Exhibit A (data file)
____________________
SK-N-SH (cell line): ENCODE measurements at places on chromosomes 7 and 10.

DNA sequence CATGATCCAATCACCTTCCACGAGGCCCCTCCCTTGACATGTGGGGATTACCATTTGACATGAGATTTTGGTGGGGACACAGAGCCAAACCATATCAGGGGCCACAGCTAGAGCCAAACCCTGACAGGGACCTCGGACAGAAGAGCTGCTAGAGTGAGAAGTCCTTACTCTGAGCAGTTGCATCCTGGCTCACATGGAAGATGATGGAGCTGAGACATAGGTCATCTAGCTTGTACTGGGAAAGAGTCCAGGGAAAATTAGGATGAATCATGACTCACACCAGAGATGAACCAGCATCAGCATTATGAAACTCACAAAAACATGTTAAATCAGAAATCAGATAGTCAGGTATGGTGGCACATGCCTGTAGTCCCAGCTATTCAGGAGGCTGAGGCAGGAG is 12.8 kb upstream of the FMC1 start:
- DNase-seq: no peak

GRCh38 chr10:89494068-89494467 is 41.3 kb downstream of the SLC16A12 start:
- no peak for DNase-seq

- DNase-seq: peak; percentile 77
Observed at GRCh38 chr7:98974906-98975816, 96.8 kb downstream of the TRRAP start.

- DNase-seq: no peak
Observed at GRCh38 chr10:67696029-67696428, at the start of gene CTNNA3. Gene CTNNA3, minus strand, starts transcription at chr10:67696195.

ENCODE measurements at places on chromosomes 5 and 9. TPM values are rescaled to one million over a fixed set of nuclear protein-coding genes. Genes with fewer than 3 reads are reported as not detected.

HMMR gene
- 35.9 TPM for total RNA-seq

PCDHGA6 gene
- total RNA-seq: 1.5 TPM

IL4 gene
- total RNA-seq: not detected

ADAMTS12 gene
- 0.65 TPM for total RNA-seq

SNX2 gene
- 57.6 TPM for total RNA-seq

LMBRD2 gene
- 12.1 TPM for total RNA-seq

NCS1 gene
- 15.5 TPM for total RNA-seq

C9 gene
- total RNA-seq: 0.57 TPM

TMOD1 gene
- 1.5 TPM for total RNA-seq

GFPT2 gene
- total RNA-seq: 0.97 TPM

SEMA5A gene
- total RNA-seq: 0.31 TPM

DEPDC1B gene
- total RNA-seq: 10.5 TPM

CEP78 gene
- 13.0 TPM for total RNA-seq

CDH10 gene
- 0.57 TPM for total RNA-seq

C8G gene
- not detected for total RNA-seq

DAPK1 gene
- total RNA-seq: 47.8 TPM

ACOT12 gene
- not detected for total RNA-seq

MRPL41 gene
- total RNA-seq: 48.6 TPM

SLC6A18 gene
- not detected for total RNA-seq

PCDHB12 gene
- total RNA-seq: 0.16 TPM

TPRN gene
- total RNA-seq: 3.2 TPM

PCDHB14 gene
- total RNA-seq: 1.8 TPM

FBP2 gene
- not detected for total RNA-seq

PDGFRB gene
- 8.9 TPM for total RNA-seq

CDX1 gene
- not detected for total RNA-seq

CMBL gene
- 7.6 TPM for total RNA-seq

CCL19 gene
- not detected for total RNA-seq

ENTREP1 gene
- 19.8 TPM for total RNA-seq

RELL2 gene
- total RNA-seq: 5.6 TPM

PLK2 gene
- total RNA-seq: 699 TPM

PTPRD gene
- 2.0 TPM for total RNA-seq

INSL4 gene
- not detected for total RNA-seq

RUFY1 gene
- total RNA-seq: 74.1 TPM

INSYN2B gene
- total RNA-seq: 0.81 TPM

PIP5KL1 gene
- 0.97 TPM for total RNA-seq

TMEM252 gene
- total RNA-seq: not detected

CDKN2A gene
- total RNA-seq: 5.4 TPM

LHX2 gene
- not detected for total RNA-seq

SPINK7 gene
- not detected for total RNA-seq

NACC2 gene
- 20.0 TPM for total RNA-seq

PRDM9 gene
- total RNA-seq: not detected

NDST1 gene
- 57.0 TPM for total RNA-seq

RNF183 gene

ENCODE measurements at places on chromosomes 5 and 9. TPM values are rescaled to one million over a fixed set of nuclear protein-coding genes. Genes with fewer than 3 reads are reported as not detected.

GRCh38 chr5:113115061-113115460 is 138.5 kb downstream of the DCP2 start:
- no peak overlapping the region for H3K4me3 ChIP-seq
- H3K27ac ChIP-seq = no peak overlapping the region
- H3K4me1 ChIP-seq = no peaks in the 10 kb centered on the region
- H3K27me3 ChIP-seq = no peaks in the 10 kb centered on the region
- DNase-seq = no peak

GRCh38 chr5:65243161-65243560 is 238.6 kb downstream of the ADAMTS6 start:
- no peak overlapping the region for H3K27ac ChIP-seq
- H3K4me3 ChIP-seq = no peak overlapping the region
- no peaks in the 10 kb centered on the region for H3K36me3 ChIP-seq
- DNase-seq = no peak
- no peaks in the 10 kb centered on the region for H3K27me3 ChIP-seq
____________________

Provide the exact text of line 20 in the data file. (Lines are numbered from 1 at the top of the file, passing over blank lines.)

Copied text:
- 57.6 TPM for total RNA-seq